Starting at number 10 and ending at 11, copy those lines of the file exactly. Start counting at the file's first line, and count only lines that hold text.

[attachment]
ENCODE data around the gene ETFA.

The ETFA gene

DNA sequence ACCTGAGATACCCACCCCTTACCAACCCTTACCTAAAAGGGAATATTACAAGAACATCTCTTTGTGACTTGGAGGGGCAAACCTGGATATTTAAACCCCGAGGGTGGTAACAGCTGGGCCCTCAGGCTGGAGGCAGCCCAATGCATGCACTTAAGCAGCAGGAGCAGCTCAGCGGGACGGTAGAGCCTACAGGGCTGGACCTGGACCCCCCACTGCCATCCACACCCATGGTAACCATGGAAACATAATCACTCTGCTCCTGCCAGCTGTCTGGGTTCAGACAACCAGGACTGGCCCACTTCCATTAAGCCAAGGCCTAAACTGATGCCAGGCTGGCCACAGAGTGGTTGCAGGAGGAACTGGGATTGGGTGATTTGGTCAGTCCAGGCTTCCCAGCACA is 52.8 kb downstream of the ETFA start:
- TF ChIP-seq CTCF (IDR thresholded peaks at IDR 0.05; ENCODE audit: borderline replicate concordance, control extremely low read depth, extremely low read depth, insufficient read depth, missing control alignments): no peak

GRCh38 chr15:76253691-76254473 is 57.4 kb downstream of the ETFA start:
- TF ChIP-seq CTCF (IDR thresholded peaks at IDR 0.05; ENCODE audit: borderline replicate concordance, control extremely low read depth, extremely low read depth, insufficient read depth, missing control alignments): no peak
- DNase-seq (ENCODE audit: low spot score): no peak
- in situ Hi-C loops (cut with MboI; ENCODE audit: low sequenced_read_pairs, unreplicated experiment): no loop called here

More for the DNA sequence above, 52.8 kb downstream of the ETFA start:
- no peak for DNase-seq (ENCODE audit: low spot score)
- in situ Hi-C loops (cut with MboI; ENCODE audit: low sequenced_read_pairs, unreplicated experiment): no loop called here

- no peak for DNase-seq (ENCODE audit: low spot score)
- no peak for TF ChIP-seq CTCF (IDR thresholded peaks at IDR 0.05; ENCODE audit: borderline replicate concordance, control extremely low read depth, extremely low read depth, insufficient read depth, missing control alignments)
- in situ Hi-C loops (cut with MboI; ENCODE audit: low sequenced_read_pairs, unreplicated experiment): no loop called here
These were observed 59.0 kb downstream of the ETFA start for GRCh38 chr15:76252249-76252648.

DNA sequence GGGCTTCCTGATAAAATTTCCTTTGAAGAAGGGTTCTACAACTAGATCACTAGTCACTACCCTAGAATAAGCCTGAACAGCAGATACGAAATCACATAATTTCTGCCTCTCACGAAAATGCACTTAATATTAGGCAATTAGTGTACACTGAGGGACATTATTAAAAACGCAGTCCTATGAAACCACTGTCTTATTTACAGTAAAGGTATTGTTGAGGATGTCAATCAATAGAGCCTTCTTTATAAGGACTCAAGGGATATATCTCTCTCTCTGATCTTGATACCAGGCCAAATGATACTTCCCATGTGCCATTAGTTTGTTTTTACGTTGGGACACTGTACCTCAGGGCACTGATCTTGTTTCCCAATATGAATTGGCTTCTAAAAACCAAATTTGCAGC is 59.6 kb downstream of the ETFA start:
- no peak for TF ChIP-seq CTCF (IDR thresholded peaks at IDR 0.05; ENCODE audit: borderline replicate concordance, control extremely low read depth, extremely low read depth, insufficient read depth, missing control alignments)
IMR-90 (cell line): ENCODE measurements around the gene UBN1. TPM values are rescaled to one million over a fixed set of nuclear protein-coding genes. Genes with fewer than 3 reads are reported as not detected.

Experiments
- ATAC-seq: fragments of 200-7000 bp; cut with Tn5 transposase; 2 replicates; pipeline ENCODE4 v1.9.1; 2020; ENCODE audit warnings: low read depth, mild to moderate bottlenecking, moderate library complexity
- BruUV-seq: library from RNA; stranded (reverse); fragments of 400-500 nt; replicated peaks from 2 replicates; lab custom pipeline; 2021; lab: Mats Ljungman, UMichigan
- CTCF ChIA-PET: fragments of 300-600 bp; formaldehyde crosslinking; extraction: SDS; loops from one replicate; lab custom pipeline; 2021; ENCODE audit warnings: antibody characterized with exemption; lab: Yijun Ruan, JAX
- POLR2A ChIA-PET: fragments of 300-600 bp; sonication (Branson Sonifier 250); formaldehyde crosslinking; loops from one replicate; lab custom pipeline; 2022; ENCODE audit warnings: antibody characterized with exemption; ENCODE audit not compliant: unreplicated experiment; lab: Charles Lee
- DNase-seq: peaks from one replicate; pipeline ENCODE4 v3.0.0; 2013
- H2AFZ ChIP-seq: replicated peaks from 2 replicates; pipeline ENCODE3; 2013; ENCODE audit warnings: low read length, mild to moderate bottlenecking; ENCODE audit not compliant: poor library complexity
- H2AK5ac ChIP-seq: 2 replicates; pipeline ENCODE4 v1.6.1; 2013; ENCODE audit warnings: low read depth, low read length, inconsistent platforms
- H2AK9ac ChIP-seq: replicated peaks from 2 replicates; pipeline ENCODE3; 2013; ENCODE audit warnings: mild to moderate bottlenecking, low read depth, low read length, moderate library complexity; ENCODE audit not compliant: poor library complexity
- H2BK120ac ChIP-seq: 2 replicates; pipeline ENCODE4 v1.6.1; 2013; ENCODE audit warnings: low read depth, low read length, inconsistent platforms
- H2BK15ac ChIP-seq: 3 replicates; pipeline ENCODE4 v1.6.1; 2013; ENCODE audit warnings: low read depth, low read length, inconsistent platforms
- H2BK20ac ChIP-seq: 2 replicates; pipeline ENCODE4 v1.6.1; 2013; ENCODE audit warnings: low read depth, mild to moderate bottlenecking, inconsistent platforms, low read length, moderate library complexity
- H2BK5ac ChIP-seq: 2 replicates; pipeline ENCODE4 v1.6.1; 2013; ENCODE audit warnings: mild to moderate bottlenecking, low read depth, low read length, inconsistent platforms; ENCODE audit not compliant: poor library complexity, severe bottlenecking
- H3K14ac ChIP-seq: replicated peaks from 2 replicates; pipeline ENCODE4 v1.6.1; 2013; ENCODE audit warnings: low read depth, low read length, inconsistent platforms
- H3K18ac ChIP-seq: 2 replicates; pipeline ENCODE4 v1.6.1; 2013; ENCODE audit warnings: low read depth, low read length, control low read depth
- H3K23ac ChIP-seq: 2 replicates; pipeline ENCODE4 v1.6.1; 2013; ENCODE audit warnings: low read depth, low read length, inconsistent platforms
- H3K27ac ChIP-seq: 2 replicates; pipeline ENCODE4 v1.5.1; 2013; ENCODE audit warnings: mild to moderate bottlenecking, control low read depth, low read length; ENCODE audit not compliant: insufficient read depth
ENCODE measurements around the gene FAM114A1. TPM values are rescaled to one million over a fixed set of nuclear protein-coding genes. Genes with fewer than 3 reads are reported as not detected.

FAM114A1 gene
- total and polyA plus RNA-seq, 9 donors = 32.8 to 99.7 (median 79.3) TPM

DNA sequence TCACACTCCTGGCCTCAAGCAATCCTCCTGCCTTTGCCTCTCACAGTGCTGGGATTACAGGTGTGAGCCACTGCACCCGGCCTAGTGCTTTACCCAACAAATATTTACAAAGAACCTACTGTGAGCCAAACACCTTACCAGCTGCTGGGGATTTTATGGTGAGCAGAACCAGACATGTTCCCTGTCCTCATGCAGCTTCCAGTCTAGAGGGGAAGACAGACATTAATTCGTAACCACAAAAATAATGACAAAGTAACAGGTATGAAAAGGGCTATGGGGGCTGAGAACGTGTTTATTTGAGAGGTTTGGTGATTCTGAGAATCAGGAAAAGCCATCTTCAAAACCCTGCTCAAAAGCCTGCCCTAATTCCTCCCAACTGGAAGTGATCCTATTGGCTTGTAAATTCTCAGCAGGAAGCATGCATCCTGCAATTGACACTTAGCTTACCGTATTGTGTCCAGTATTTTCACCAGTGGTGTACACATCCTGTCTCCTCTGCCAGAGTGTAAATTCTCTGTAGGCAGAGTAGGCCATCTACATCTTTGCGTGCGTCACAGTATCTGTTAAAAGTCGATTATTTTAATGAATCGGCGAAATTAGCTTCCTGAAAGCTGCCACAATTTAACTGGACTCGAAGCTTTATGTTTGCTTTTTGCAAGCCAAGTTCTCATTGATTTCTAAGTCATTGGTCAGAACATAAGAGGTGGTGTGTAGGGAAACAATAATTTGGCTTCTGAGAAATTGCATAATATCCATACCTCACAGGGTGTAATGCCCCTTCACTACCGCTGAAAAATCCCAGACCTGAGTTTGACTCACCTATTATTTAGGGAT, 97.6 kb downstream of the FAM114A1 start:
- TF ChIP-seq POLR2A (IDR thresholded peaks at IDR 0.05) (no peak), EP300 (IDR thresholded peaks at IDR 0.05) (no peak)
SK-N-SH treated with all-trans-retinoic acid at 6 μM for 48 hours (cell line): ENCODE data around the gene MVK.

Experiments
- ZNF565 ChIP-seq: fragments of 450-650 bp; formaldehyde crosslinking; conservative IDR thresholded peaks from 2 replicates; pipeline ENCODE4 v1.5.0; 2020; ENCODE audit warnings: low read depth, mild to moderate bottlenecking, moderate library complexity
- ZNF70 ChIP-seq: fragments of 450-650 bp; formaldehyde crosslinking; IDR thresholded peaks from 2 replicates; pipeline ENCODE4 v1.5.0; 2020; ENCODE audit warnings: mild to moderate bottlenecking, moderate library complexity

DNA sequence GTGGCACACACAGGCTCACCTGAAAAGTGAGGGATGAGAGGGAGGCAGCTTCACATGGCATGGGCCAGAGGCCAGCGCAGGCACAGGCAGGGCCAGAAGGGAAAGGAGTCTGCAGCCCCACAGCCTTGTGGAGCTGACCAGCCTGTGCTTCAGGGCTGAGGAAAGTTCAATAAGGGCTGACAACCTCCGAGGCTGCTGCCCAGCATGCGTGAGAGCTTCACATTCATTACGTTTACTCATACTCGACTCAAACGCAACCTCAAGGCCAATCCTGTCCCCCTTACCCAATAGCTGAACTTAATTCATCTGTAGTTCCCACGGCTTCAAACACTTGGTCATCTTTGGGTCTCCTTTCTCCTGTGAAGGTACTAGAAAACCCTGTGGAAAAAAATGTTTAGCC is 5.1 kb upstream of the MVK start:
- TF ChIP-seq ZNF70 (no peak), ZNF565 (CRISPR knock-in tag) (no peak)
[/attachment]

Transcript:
- no peak for DNase-seq (ENCODE audit: low spot score)
- in situ Hi-C loops (cut with MboI; ENCODE audit: low sequenced_read_pairs, unreplicated experiment): no loop called here